The move by two Indiana law schools to follow a national trend and offer master’s degrees to non-lawyers has many practicing lawyers asking where the graduates of these programs will fit into the legal profession.
Attorneys who know of these degrees are concerned about what specific jobs these graduates will hold and whether these people will overstep by offering legal services. Some fear an influx of new legal professionals will only constrict an already tight job market.
But other attorneys see potential benefits from the programs. Graduates will have a better understanding of the law, making them easier clients to work with, and they could possibly help lawyers by doing the more mundane legal tasks.
Beyond the speculation and questions, the new degree programs have encountered neither broad opposition nor support primarily because most attorneys are unaware of the law schools’ initiatives.
At the Indiana State Bar Association, the degrees have not caught the attention of many members, but association President Jim Dimos expects that to change as the programs start and the publicity around them grows. He anticipates the ISBA’s Legal Education Conclave, which is scheduled to convene in 2015, as well as the Professional Legal Education, Admission & Development Section will take a closer look at these degrees.
“I think it’s very early in the process for the Indiana State Bar Association to take a position,” Dimos said. “I don’t think we truly know what this looks like yet.”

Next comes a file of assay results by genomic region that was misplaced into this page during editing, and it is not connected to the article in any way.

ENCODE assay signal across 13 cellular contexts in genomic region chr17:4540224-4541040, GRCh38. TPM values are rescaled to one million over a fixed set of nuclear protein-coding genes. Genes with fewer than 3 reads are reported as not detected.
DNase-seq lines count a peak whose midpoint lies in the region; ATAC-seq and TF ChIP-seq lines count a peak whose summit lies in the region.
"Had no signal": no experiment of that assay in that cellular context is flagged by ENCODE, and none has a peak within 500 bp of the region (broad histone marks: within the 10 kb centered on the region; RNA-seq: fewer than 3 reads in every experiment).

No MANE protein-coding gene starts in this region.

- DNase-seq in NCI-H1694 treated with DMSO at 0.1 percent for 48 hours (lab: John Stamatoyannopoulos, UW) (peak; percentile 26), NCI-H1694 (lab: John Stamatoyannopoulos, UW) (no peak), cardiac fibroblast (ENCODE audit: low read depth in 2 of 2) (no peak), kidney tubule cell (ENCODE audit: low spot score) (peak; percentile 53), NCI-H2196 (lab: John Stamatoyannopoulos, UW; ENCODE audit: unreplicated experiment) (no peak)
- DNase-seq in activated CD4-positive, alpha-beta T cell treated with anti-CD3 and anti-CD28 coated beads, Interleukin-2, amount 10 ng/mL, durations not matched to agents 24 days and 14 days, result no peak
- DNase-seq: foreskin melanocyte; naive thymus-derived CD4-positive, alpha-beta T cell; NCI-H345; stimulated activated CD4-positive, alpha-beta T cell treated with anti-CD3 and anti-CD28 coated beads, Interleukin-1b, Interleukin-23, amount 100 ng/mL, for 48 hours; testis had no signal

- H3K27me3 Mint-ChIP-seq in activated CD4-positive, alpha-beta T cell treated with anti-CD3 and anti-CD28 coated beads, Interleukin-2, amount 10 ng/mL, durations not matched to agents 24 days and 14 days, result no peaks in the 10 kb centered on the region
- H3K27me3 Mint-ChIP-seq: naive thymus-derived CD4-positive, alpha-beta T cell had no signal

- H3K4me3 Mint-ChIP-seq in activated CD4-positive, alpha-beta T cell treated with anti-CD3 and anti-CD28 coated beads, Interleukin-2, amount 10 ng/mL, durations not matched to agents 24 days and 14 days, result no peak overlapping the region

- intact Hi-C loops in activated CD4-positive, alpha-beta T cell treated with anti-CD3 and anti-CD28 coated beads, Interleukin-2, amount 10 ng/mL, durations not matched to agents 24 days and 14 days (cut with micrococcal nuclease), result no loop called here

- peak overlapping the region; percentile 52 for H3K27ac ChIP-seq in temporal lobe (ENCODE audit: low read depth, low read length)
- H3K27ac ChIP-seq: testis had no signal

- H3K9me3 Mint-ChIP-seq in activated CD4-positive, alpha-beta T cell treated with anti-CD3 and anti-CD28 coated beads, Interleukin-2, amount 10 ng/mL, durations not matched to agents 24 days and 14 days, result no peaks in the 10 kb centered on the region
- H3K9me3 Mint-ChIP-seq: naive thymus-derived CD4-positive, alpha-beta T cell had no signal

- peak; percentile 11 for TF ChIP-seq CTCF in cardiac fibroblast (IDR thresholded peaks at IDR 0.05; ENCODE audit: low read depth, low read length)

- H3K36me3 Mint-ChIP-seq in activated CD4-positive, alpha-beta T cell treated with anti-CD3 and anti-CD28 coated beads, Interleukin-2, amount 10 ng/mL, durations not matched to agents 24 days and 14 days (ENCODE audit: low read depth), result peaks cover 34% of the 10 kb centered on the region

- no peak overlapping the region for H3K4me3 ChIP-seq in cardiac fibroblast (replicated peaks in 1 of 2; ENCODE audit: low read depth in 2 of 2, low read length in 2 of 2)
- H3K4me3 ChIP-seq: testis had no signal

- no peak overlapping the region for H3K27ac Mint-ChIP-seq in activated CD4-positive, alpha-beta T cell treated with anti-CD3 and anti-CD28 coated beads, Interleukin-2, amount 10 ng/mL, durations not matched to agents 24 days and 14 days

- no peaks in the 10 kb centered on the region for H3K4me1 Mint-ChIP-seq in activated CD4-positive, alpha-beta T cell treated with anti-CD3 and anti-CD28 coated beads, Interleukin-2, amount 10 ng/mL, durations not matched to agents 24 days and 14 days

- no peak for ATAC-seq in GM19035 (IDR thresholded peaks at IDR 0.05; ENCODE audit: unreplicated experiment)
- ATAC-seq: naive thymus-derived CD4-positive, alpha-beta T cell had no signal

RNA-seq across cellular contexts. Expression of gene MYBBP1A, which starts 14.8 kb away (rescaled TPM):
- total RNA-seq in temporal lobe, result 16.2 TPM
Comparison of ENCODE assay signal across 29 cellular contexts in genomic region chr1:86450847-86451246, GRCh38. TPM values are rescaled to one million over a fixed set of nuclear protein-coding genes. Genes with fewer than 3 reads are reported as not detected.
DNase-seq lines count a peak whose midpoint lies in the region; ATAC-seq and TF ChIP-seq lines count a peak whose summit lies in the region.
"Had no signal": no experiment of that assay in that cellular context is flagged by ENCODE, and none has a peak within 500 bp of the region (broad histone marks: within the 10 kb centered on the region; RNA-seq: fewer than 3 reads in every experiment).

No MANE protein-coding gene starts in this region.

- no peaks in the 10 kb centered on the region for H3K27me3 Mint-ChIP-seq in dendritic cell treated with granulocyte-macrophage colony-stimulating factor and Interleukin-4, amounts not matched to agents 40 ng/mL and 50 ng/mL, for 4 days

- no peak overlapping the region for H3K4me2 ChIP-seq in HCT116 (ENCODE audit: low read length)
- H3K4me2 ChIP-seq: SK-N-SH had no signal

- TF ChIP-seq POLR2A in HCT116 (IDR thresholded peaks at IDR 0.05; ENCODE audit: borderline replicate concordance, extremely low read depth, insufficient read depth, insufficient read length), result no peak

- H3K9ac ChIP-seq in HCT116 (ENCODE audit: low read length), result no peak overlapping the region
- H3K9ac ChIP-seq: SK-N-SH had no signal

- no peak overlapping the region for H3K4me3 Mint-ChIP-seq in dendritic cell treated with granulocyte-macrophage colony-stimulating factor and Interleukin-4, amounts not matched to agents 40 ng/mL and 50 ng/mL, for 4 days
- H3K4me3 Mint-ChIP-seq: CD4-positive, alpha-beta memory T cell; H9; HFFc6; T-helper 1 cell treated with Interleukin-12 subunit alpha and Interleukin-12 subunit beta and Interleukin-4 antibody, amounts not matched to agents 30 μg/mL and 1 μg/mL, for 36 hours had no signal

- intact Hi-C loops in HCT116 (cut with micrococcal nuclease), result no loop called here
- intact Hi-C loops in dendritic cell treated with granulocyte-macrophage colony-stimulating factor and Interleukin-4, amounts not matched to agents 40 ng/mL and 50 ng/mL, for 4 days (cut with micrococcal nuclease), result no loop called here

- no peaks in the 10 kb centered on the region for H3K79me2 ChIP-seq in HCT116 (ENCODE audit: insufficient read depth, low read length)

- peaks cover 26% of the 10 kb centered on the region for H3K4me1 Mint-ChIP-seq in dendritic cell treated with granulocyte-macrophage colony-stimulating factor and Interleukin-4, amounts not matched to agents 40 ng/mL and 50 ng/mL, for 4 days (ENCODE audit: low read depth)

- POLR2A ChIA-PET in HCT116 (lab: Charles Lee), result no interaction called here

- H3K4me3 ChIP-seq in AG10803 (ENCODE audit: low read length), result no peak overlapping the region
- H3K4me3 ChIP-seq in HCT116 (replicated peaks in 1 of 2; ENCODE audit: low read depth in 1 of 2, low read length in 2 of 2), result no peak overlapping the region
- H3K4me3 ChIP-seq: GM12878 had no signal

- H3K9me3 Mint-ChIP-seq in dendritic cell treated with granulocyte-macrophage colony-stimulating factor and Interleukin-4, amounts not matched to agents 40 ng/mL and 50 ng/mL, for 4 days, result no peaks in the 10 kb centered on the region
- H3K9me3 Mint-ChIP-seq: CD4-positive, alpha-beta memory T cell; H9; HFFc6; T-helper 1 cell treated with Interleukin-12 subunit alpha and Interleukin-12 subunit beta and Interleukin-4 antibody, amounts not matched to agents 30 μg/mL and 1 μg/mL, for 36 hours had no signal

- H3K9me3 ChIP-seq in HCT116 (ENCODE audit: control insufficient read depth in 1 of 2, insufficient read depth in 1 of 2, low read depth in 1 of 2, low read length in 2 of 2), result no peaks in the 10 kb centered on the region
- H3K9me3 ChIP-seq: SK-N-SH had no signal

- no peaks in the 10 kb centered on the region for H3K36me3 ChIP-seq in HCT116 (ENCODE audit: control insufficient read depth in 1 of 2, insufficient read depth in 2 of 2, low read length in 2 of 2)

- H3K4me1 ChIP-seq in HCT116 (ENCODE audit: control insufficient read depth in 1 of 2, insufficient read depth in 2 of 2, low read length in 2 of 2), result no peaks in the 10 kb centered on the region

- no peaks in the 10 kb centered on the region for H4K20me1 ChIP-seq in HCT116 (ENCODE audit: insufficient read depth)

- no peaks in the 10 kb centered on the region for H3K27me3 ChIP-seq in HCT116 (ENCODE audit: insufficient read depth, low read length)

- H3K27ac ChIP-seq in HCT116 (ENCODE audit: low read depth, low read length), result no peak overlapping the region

Indiana University Robert H. McKinney School of Law and Valparaiso University Law School were the first in Indiana to announce they wanted to offer these legal degrees for non-lawyers. Both schools promote their degrees as being geared toward working professionals who could supplement or advance their careers with a greater understanding of the law.
Valparaiso’s Master of Professional Studies in Law program was scheduled to start in January 2014 at the university’s Hyde Park campus in Chicago. However, according to the law school’s interim dean Ivan Bodensteiner, getting accreditation in Illinois took longer than expected so Valparaiso decided to suspend the program indefinitely. The law school plans to revisit the degree to give an opportunity for Andrea Lyon, the new dean who arrived July 1, to be involved in the launch.
IU McKinney is starting its Master of Jurisprudence program July 7 with 15 students, more than the school had anticipated. They come from a variety of fields, said Deborah McGregor, M.J. program director. Some are students continuing their education while others are working professionals in the industries of health care, education and government.